How long have you been writing?

I’ve been telling yarns since I could talk. In high school my teachers told me that I was a good debater and a decent writer. I listened and started a journal.

Where do you get your ideas for your stories?

My grandparents kept boarders and roomers. We kids sat out on the front lawn and listened to the adults tell stories about their childhood. I felt that their real-life stories should be written down for later generations. I still feel that way. My great-grandchildren are also a good source.

How have you done your research?

I was lucky to have my grandparent’s generation live long lives. I could ask question of them directly. Since they are now gone, I rely mostly on diaries, journals, maps and the memories of other family members. I also use the internet.

What’s been your most rewarding experience during the writing process?

Verification of some segment of my grandparent’s lives is most rewarding. When I find a part that is accurate, I know they really lived the event. That makes me even more proud that they got through those hard times, and I remember them with pride and some humor.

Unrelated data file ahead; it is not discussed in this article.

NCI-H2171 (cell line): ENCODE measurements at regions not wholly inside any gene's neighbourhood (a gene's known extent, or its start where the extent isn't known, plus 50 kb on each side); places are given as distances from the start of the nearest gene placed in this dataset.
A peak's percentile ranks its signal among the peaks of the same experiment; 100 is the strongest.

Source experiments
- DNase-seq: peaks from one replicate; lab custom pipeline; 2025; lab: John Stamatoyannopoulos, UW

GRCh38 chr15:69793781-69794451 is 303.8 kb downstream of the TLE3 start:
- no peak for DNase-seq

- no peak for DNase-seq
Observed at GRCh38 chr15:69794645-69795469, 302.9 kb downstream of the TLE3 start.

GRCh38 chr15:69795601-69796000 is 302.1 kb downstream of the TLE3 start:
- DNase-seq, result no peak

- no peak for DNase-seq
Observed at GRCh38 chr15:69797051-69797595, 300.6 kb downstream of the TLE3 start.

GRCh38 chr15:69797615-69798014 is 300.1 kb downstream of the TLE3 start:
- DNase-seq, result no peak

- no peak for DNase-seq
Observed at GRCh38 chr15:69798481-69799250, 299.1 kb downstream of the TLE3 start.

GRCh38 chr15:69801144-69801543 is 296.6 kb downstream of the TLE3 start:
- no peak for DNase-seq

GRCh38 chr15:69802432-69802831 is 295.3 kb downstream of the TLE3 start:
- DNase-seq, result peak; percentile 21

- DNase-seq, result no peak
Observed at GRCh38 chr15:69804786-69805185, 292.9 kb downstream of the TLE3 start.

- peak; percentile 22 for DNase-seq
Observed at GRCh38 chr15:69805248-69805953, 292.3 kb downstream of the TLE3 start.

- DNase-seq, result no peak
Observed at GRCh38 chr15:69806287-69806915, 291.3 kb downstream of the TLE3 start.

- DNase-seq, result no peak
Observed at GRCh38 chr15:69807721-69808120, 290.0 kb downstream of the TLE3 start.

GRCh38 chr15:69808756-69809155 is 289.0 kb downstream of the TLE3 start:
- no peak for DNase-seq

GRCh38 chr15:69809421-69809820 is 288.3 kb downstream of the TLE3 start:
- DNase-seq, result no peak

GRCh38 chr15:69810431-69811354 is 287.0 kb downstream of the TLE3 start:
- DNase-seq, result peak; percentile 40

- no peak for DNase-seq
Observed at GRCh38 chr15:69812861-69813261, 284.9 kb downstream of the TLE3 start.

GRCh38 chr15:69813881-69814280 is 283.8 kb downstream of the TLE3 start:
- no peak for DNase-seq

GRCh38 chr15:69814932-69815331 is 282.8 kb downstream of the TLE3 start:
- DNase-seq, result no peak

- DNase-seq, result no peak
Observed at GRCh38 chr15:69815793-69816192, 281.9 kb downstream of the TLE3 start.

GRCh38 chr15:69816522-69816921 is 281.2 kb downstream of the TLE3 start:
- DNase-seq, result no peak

How did your upbringing color your writing?

It was a stimulating childhood. There was no TV. The only time the men in the household agreed on a radio station was when night Joe Lewis was fighting. Our mixed family talked all evening, every evening. We children were allowed to take an active part and encouraged to ask questions. The environment not only helped build character, but also the experience showed us how each participant reacted.

What books and authors have influenced you?

The first novel I read, I found in Grandma’s library. It was Call of the Wild by Jack London. It made me want to be there in the wilderness. I thought about it for weeks. I wanted to give others that feeling. At San Diego State, I took a class on Ernest Hemingway’s The Sun Also Rises. It taught me to read critically and to never use a word that wasn’t needed. I try to live up to Hemingway’s standard, but I’m afraid I fail most of the time.

What’s your latest project?

I have three stories of the Pollard family’s wagon trip from Colorado to California in the 1890’s. One is a journal my grandfather wrote during the trip. He was sixteen. Another was written by his brother and sister during their middle age. The last is a sketchy one written by my grandfather’s mother when she was in her declining years. I’m trying to melt them into one accurate story.

Where can your work be found?

Some of my work can be found in newspapers, such as The Imperial Valley Press, the San Diego Union, Fresno Bee, and The Hanford Sentinel. Articles can be found in the Visalia Lifestyle Magazine, Modern Maturity, and the Firstdraft Literary Magazine. Short stories are the Imperial Valley Museum archives.